FAIRFIELD, Maine — Just a few weeks before police say 3-month-old Brooklyn Foss-Greenaway of Clinton was drugged and then smothered by a 10-year-old girl — charged last week with manslaughter — another baby overdosed in the same home on the girl’s medication.
Ashley Tenney, mother of the 8-month-old baby who survived, said on Sunday that doctors told her they found amphetamines in her daughter’s system that matched medication prescribed to the 10-year-old for attention deficit disorder.
Toxicology reports revealed that the same medicine also was found in Brooklyn’s system, her mother, Nicole Greenaway, has said.
Tenney’s daughter Jaylynn overdosed on June 19 while in the care of her father and the 10-year-old girl and was hospitalized for two days. At that time, everyone believed it was just an accident — that the baby had found the pill and eaten it.
That all changed last week when detectives investigating Brooklyn’s death also began to look at what happened to Jaylynn and reportedly uncovered disturbing facts that have led Tenney to believe that her daughter was drugged.
Baby Brooklyn had bruises on her face from when she was suffocated, allegedly by the young daughter of Nicole Greenaway’s co-worker.
“It looked like someone had beat her up,” Greenaway has said.
The Bangor Daily News is not releasing the name of the baby sitter or her 10-year-old daughter.
Tenney said, “After Brooklyn died, they investigated and found out what happened to my daughter.”
She was told that if her baby had indeed found one of the girl’s amphetamine pills and ingested it, the infant probably would not have survived.
“They told me by all means our daughter should be dead,” she said.
Her baby’s doctors later determined the drug Jaylynn had in her system somehow was diluted, she said.
The 20-year-old mother, her boyfriend, Chad Hopkins, and their daughter lived in a Center Road home in Fairfield with the 10-year-old girl, her 9-year-old sister and her mother. Tenney, who said her family since has moved, said she wishes more than anything that she knew her daughter’s overdose was suspicious so she could have issued a warning to Greenaway or kept a better eye on the girl.
“I honestly did not know what happened,” she said. “I would have told Nicole if I had thought there was any danger from [the 10-year-old].”
After her daughter’s poisoning, all the prescription drugs in the house were locked up — per a request from a Department of Health and Human Services investigator.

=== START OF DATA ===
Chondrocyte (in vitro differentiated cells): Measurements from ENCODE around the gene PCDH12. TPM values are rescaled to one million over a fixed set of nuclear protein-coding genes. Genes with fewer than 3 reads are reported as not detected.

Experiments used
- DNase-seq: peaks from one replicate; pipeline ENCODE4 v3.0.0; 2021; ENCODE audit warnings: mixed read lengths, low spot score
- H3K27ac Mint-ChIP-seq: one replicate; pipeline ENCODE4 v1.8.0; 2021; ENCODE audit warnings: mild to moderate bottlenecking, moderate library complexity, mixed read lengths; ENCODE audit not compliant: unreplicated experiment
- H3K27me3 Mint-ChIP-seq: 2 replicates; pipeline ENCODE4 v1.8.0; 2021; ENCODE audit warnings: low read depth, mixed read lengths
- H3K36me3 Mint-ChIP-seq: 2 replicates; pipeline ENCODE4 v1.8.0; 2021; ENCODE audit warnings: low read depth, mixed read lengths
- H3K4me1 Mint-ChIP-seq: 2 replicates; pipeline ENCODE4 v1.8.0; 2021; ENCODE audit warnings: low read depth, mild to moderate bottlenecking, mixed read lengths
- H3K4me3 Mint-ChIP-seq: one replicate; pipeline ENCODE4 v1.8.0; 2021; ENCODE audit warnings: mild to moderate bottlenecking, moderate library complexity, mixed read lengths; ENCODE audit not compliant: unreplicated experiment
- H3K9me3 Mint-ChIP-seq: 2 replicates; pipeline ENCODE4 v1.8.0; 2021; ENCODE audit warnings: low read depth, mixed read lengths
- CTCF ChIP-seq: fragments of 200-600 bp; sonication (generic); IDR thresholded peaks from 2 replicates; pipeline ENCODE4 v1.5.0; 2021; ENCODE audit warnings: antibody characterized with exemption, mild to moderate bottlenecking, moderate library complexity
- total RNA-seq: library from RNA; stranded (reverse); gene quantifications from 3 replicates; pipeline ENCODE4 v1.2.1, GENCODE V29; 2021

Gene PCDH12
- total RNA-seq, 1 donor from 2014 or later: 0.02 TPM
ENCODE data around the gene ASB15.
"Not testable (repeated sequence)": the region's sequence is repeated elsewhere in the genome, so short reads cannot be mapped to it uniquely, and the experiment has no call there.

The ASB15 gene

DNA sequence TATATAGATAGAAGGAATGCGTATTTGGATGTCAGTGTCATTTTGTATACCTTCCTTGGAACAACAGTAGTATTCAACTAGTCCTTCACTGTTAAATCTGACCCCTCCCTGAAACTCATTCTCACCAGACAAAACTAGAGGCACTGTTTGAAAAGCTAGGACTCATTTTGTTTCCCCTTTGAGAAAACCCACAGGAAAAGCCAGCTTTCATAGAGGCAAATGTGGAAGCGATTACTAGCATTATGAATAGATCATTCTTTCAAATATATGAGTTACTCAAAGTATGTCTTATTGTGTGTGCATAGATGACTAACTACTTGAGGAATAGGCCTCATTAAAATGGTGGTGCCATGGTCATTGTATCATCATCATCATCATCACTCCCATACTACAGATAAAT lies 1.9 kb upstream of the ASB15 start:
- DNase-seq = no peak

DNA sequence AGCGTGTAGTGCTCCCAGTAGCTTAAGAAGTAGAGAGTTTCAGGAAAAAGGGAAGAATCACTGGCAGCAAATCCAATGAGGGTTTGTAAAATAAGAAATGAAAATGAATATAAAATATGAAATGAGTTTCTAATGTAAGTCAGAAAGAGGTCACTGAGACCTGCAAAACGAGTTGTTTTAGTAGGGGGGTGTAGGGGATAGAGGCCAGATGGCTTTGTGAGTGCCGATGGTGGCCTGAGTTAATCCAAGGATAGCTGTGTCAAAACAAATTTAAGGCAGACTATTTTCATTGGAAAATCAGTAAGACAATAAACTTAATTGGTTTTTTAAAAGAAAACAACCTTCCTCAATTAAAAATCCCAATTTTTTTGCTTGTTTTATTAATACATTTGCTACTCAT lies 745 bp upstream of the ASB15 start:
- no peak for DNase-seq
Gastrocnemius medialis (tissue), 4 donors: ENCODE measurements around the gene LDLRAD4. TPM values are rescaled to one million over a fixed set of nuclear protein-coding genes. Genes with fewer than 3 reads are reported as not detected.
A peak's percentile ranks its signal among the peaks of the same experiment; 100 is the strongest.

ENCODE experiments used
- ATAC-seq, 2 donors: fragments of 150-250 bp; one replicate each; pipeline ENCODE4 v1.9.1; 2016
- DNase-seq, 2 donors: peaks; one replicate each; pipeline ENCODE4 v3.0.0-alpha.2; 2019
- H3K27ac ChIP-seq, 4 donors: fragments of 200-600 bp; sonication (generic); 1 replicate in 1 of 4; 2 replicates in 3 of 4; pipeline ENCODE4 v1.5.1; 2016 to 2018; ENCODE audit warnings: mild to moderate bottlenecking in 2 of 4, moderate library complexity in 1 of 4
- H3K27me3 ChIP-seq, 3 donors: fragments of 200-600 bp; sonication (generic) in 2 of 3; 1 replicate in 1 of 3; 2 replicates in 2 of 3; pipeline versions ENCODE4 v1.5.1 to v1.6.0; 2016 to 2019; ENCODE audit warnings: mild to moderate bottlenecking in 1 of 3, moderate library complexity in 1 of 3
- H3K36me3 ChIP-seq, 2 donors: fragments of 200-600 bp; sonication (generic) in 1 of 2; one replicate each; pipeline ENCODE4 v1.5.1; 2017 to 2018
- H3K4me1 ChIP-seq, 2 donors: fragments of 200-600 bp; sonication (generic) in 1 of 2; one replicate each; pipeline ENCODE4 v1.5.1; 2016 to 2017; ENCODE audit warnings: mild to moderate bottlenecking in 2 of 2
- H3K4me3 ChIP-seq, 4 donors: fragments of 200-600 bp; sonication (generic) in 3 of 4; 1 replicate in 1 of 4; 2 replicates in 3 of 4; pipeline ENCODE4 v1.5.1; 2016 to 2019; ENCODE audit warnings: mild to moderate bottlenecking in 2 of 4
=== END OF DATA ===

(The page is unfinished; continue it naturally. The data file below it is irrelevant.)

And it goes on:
The night of Brooklyn’s death, Tenney said she was on her laptop in the living room but knew the 10-year-old was upstairs in the bedroom with the baby.
At about 1:30 a.m. July 8 she was awoken by “a lot of crying and a lot of running up and down the stairs. I heard the word ‘dead,’” she said. “I heard [the girl’s mother] crying hysterically and grabbed my glasses and ran upstairs just as Brooklyn was being laid on the table.”
She said she could tell the baby was dead, even as the 10-year-old’s mother attempted to revive her using CPR.
Last month, the mother of the 10-year-old was reprimanded by a Department of Health and Human Services caseworker, who wrote in a report dated Aug. 10 that she was responsible for her daughter’s actions.
The mother knew her daughter had “significant behavioral problems,” was not correctly taking her prescribed medications and “should not be babysitting children,” caseworker Christopher Filteau said in the four-page letter. The letter also said the mother did not remove a “screaming” Brooklyn from her daughter’s care.
“You neglected to provide the proper level of supervision by allowing Brooklyn to be and to remain in [your daughter’s] care,” the letter states. “Brooklyn Foss-Greenaway has died as a result of your neglect.”
Greenaway, 36, who works with the 10-year-old’s mother in Waterville, is angry.
“She doesn’t feel she is responsible for any of this happening,” Greenaway said while sitting in her living room, which still has her dead daughter’s playthings in sight. “It’s my belief that she didn’t do everything she could.”
The still-grieving mother, who said she must stay strong for her three other children, wants the 10-year-old’s mother to be charged.
“Her daughter did the physical act, however, I feel that [the mother] also needs to be equally charged,” Greenaway said. “I feel she is the most responsible person, as far as the care of my daughter.”
Her mother, Dell Foss, agrees.
“There is an accident and then there is negligence,” she said.
The girl’s mother, 30, has not been charged with a criminal offense. She could not be reached for comment on Sunday.
“I’m angry because she keeps telling people she did everything she could to prevent this from happening,” Greenaway said. “How can you say that when basically you are the one who gave my daughter to [the girl charged with her death].”
BDN writer Alex Barber contributed to this report.